US stocks slid sharply at the start of trading on Monday with the benchmark S&P 500 opening in bear market territory, as a sell-off sparked by high inflation and the prospect of aggressive central bank tightening rippled across global financial markets.
Wall Street’s S&P 500 index fell 2.4 per cent, pushing it more than 20 per cent below an all-time high set in January, a decline identified commonly as a bear market. The gauge of US stocks had briefly entered a bear market in late May, before rebounding off its lows.
The tech-heavy Nasdaq Composite dropped 2.9 per cent, taking its losses for the year to roughly 30 per cent. Speculative corners of the market have suffered acutely this year as central banks in the US and Europe begin to raise interest rates and drain liquidity from the financial system.
Bitcoin, the cryptocurrency that tends to react to broader market sentiment, traded below $24,000, having tumbled almost 20 per cent since Friday.
Analysts have upgraded their forecasts of how far the Federal Reserve will raise interest rates, with some speculating that the US central bank might implement an extra large 0.75 percentage point increase at its monetary policy meeting this week.
US consumer price inflation hit an unexpectedly high annual rate of 8.6 per cent in May, data on Friday showed, as Russia’s invasion of Ukraine raised fuel and food costs. Money markets are now pricing in a 3.4 per cent fed funds rate by December, up from a range of 0.75 per cent to 1 per cent currently.
“I think with this latest [inflation] number the Fed is really going to go for it and this will cause an economic slowdown,” said Julian Howard, lead investment director for multi-asset solutions at fund manager GAM. “It’s all looking pretty ugly in the short term and there is nowhere really to escape from it, apart from going into cash for now.”
The yield on the benchmark 10-year Treasury note, which underpins global borrowing costs, rose above 3.29 per cent to hit its highest level since 2011 as the price of the instrument fell. The two-year Treasury yield, which tracks interest rate expectations, rose 0.17 percentage points to 3.23 per cent.
US investment bank Goldman Sachs on Monday raised its Fed policy forecasts to include 0.5 percentage point increases this week and again in July, September and November, with further quarter-point rises in December and January.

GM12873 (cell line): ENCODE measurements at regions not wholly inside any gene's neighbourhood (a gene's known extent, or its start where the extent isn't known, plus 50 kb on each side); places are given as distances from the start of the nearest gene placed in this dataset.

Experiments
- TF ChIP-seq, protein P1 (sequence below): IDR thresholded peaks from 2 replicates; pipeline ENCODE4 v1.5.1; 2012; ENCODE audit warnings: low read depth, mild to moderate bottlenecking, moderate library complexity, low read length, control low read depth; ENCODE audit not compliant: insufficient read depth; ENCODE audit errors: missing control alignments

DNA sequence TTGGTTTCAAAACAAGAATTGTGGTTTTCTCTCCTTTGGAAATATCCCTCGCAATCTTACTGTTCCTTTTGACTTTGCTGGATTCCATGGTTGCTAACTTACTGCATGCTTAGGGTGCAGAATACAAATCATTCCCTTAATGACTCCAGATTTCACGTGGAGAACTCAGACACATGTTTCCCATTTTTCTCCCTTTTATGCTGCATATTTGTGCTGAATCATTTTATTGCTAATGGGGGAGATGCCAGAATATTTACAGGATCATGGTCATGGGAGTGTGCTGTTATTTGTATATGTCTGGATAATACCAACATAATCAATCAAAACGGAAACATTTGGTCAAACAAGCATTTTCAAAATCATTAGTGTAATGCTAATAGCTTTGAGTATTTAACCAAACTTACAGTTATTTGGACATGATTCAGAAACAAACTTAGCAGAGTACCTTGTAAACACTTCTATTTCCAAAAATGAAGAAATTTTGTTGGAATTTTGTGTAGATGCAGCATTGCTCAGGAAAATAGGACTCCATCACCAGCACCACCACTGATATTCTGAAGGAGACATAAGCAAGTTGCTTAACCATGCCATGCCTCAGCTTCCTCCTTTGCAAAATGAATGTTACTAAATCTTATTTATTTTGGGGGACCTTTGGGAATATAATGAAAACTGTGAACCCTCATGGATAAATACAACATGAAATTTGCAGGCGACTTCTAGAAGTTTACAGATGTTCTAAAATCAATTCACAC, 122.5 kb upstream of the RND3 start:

“There is very little chance of the Fed pivoting to support financial markets until there is a trend of very meaningful economic disappointments,” said Seema Shah, chief strategist at Principal Global Investors.
Analysts at Barclays predicted a 0.75 percentage point increase this week. Standard Chartered strategists said, in a research note, that they would “not preclude” this outcome.
In Europe, the Stoxx 600 share index dropped 2.1 per cent, putting it on track for its fifth straight session of falls. The regional share gauge has dropped more than 9 per cent this quarter.
The yield on Italy’s 10-year bond rose 0.19 percentage points to 3.94 per cent, having more than quadrupled since mid-December. This came after the European Central Bank last week paved the way for its first interest rate rise in more than a decade.
The pound fell 1.1 per cent against the dollar to less than $1.22, depressed by a strengthening US currency and concerns about the UK economy.
Economists see the Bank of England lifting its main borrowing rate by 0.25 percentage points on Thursday, with an increasing chance of a 0.5 percentage point rise, escalating fears of stagflation.
Elsewhere, the yen touched a 24-year low of ¥135.19 per dollar as traders bet on the Bank of Japan continuing to defy the global trend towards higher interest rates. A FTSE index of Asian shares outside Japan fell 2.8 per cent.